That said, SEO won’t be entirely obsolete anytime soon. First off, a large number of searches will still be performed on desktop and conventionally on mobile devices. Secondly, voice search may not entirely eat up the pie that is currently primarily shared by desktop and mobile: Some voice search, SEO expert Andrew Shotland told Mike Boland, may build incrementally on existing search query volume.

Paid Search

Google will likely implement paid search through the voice medium by allowing for ads when a business willing to pay happens to be surfaced by a voice query. More specifically, Google will look to push searchers up the funnel, sending them to other screens once they’ve been enticed by a voice query and jamming ads into those additional interfaces.

This will look different for other tech giants involved in voice search such as Amazon. The retail giant will has a direct path to monetization through voice search and will depend not on new ad presentations but on consumers’ becoming more and more comfortable with ordering through voice as they once did with one-click ordering and mobile commerce.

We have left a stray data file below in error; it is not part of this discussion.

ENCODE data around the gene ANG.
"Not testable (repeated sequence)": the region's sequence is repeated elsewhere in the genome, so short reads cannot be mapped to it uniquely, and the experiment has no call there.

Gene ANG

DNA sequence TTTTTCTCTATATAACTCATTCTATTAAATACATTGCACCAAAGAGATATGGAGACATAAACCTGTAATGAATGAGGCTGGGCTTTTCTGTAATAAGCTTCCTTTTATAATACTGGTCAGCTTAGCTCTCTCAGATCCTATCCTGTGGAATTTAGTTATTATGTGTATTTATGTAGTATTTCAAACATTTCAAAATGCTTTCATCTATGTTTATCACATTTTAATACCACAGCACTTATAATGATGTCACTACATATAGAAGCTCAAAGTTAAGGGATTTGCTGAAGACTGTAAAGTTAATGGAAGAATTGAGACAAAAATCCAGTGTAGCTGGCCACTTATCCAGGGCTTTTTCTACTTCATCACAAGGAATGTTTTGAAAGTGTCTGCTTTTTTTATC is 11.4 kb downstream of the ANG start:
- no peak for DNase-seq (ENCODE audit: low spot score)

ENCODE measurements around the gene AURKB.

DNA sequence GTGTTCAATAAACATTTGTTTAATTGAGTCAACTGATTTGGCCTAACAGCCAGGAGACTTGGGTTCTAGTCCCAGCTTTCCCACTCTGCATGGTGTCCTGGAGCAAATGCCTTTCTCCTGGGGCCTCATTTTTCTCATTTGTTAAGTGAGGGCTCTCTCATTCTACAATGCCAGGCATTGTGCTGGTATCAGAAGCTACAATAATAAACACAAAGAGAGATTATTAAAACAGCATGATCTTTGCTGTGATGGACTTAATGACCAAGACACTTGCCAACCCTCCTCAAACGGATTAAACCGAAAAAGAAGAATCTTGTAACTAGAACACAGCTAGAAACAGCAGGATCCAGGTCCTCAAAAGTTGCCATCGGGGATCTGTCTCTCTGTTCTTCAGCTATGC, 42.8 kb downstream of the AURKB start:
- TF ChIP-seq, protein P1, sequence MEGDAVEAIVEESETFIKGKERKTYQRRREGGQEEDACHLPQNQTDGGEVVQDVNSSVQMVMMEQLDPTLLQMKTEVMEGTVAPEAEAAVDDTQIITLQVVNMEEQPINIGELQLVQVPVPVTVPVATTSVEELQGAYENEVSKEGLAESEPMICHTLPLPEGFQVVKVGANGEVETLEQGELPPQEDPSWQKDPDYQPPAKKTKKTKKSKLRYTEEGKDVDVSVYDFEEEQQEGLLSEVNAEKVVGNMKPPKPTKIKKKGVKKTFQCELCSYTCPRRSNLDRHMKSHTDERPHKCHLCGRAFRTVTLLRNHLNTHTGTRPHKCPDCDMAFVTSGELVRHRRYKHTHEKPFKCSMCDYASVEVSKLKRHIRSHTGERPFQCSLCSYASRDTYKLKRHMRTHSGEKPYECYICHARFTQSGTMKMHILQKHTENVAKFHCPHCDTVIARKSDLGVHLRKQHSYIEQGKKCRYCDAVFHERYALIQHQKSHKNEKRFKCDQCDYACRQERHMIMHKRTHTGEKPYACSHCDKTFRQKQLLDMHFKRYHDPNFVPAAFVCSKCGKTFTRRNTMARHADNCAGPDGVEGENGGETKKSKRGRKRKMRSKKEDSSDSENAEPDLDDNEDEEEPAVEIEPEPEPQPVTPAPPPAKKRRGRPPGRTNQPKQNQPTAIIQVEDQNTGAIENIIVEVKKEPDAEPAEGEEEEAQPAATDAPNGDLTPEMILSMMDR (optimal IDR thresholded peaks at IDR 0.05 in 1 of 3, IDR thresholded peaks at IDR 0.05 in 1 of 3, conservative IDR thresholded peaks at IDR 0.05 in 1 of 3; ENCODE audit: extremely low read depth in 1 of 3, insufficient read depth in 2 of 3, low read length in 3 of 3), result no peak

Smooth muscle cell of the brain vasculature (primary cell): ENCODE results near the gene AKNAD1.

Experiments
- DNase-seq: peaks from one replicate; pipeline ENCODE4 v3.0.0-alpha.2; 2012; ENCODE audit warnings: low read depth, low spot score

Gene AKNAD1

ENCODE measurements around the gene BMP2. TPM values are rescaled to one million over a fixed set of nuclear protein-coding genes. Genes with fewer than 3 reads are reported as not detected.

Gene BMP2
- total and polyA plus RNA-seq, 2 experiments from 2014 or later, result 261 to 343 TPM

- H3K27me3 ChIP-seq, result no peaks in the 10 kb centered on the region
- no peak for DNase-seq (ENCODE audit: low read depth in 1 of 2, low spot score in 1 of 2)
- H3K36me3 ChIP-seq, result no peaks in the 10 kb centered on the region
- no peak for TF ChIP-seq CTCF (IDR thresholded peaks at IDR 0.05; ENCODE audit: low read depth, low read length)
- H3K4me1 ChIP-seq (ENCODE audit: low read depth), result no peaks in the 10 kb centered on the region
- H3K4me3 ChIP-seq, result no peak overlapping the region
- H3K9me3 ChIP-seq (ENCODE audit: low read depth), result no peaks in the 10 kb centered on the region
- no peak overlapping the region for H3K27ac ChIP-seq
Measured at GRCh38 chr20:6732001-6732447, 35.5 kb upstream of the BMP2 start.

via: https://streetfightmag.com/2019/01/03/voices-impact-on-local-the-knowledge-graph-seo-paid-search/?mc_cid=95d5bb994d&mc_eid=9b4273079a

 

How to Master Video Marketing in Preparation for the New Year

It’s an efficient and easy way of connecting with consumers

animation

Video offers a unique opportunity to connect brands with their audiences.
Getty Images

Social media consumption is growing at breakneck speed, and consumers are increasingly demanding engaging, easily-digestible content. These two forces have combined to form the next evolution of storytelling: video. This year has effectively transformed video marketing from an optional tactic to a core business strategy. For marketers, this means that to reach your target audience and drive real business results in 2019, video needs to be a top priority.